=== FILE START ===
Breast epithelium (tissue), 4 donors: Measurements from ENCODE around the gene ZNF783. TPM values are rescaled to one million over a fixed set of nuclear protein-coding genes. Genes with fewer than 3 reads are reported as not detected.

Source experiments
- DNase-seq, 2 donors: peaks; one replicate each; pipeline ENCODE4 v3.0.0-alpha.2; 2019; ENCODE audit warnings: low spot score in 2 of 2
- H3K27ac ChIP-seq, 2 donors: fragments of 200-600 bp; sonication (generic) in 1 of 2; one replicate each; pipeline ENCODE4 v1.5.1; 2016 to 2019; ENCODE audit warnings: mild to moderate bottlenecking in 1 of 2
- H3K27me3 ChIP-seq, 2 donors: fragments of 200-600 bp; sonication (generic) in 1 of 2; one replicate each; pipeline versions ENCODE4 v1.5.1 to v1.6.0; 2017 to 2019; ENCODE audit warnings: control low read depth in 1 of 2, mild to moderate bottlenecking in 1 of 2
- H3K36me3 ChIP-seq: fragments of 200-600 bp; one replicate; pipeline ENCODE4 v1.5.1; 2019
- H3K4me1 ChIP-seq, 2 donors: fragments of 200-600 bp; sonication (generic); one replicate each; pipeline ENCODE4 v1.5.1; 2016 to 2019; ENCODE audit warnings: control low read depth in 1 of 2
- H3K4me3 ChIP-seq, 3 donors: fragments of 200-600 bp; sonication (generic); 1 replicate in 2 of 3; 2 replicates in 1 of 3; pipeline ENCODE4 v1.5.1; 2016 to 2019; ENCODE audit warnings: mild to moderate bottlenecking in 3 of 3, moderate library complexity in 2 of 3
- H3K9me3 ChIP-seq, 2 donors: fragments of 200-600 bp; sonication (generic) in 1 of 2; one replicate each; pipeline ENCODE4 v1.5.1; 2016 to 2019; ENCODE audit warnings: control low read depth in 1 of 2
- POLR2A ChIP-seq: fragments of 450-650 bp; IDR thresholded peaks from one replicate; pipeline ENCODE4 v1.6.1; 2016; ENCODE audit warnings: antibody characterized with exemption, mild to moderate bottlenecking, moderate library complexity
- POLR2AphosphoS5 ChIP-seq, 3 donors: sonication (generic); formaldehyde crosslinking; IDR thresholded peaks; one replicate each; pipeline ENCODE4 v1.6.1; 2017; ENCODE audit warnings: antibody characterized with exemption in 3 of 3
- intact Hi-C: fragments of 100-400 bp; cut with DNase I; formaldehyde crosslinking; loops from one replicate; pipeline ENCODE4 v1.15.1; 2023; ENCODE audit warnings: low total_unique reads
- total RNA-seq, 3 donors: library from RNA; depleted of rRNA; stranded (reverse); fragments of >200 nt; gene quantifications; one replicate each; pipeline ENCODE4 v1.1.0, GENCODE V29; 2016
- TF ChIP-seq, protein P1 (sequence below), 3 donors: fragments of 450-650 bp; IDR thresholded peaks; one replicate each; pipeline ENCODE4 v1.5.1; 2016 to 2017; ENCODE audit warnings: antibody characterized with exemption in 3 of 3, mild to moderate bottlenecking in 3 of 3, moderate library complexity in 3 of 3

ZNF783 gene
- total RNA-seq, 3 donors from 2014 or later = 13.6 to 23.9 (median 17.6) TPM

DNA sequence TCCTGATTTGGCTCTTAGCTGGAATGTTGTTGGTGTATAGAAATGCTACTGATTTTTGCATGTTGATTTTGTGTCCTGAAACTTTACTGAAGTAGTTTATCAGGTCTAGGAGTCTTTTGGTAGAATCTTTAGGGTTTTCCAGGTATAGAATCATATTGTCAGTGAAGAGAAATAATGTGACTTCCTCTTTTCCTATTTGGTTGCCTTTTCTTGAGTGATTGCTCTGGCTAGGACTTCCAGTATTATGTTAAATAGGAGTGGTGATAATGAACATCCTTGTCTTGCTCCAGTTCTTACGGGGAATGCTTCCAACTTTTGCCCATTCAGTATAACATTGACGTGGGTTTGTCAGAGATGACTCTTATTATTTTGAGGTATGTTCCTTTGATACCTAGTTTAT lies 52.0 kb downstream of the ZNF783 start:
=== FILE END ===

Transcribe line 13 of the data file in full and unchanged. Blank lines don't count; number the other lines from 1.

- total RNA-seq, 3 donors: library from RNA; depleted of rRNA; stranded (reverse); fragments of >200 nt; gene quantifications; one replicate each; pipeline ENCODE4 v1.1.0, GENCODE V29; 2016